Sunday, October 3, 2010

Adapting

The thing about teaching is that there is no magic formula, there is no easy answer, and what works in one situation might not work in another. When I was a new teacher, people gave me a lot of advice that was helpful but it was really challenging for me to meet the specific needs of a specific group of students. Now, as a more experienced teacher, well, it is still really challenging, but I have some idea about how important it is to adapt.

This year I would refer to my class as all of the following: Where the Wild Things Are, Land of the Lost, Survivor, Area 51, and the Bermuda Triangle. The art teacher said to me the other day, "You have one of the strangest groups of children I've ever worked with. I tried to picture them as the adults they might grow into, but I just couldn't do it." I was watching third grade recess and I noticed one of my students spent the entire time hitting the tether ball alone. Another one was repeatedly spinning in a circle. Another one was digging alone. Another one was just staring at the wall.

I was watching my class at the third through fifth grade assembly. The teachers turned on some dance music and as I looked around the auditorium almost every class felt too cool to dance. They were all kind of standing there. Not my class. Those kids danced with no awareness of those around them. They ran into each other and didn't seem to notice when the music stopped. That is just who they are. They dance to the beat of a different drum.

I have learned that this group of students is not auditory at all. Even if they are silent and looking at me when I am speaking they retain nothing spoken to them. I write everything in the smartboard and they physically demonstrate what they are supposed to do.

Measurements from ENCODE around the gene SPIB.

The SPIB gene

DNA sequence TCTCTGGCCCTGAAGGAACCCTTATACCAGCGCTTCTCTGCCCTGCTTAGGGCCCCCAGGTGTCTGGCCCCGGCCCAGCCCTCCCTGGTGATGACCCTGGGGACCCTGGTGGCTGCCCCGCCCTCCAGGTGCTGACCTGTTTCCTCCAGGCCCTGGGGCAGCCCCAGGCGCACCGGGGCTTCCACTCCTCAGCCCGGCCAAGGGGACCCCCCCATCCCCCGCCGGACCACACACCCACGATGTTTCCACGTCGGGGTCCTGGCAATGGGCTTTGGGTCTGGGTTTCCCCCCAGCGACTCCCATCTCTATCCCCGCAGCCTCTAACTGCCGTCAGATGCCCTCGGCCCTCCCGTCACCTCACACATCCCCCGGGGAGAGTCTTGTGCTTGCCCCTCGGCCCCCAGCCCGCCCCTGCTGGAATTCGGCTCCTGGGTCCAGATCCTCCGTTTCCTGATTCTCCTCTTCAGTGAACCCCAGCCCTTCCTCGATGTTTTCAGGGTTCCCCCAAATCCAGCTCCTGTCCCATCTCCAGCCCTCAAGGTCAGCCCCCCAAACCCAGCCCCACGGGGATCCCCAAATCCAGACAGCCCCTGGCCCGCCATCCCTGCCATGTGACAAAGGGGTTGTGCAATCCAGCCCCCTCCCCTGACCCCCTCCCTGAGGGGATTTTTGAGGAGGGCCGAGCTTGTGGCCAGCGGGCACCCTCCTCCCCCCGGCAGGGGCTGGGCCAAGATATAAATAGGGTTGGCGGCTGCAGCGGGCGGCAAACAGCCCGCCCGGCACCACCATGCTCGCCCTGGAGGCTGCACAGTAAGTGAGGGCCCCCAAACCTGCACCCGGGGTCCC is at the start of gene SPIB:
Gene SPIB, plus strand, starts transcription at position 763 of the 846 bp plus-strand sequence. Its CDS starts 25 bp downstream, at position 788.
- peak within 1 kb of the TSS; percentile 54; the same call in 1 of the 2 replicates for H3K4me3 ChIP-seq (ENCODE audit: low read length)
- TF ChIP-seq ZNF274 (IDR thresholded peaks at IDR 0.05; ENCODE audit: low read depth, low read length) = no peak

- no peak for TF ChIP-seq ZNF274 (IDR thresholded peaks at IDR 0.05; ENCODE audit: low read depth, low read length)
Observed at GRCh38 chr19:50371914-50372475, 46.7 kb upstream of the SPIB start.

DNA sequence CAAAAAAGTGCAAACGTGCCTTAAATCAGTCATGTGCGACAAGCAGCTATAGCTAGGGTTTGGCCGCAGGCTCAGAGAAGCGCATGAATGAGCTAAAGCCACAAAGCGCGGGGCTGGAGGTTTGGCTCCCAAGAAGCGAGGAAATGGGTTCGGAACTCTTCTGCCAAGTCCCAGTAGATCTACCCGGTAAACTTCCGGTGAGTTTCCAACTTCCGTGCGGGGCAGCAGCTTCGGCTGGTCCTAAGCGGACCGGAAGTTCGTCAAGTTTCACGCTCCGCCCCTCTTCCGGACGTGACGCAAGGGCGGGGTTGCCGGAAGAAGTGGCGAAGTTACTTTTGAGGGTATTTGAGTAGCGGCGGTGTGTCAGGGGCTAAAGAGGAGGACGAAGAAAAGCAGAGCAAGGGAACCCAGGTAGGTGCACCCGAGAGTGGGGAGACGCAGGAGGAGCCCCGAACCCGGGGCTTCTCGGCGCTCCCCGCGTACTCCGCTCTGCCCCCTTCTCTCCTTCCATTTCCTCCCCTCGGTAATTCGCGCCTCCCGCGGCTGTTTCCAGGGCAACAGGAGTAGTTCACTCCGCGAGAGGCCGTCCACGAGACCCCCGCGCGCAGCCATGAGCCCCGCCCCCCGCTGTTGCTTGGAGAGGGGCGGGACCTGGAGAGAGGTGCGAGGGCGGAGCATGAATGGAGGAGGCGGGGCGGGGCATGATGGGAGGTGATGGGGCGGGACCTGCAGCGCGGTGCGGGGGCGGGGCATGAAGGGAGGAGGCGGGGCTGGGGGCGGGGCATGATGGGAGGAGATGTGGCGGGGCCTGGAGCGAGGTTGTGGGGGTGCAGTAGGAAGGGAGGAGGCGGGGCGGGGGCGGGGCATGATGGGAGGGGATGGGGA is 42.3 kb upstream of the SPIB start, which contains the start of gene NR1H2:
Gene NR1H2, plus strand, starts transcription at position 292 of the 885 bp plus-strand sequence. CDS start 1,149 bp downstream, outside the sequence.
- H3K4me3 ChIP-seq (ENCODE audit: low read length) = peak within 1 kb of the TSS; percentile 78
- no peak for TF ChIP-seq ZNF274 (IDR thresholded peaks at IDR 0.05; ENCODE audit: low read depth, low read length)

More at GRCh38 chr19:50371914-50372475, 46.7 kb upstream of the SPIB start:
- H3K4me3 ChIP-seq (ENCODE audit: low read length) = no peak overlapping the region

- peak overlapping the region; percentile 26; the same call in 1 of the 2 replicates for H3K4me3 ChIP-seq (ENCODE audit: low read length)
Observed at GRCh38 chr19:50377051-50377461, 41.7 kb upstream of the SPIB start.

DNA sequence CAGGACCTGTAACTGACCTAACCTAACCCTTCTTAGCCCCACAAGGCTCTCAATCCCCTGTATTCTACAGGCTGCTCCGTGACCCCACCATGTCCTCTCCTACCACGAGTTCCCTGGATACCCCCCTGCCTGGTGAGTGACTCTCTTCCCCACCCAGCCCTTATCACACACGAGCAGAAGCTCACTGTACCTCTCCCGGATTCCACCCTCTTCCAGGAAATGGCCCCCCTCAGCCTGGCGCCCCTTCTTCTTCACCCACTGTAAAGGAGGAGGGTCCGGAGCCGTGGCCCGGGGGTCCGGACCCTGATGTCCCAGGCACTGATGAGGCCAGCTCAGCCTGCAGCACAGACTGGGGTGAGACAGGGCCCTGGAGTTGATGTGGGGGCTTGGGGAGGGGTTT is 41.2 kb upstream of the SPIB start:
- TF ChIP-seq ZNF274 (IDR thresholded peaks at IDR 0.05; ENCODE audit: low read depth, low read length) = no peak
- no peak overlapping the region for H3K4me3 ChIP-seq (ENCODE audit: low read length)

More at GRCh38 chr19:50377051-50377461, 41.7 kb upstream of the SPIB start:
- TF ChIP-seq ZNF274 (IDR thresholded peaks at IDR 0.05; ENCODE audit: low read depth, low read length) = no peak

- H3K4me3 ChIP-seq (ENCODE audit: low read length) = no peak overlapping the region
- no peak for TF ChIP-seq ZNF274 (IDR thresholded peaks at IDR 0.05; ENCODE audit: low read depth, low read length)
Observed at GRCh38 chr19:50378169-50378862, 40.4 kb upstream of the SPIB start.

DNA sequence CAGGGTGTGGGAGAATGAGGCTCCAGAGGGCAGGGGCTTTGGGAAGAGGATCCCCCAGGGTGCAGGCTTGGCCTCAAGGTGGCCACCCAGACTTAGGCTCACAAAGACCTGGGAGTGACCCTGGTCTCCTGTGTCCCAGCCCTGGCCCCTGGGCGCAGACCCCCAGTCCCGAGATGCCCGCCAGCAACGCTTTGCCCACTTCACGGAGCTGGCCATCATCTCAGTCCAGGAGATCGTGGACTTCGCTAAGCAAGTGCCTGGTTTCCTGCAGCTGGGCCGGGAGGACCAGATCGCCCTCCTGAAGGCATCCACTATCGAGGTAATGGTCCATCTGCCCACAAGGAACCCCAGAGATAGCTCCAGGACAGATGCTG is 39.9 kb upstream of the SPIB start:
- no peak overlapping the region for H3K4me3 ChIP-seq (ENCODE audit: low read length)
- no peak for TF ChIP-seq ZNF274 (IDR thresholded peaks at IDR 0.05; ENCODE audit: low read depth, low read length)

I have to speak in a soft, whisper tone with them because if my voice is louder these kids start humming and making noises and they seem to be unaware they are doing these things.

I have to focus my kids for morning routine. I have always had my class come quietly in and start doing morning work independently. For the first time, I have to gather my kids up front and focus them on the tasks of turning in papers and folders, unstacking chairs, and writing to the morning prompt.

I have to set the kids up for the next subject before we leave the room. When they transition to work time I have to have all 23 of them stand behind their desks check to make sure the correct supplies are out. "Do you have two sharp pencils, your reading book, and your reading journal out?" Then they all sit down and push their chairs under their desks.

I pass out every paper prior to lessons and give instructions away from desks.

2 comments:

Anonymous said...

That's definitely on my short test to see if an education discussion is worthwhile:
- if it lumps all teachers, schools, or students in one group
- if the discussion doesn't involve any current classroom teachers
- if it says "reform" but everything mostly looks the same

...then it's probably safe to ignore whoever's talking.

Lsquared said...

Wow. That is an interesting mix. Sounds like something on the autism spectrum maybe--and to have more than just a couple of kids like that in a class at once--that's a really unusual thing. It sounds like you're doing some really smart things to connect with them, and get them to learn.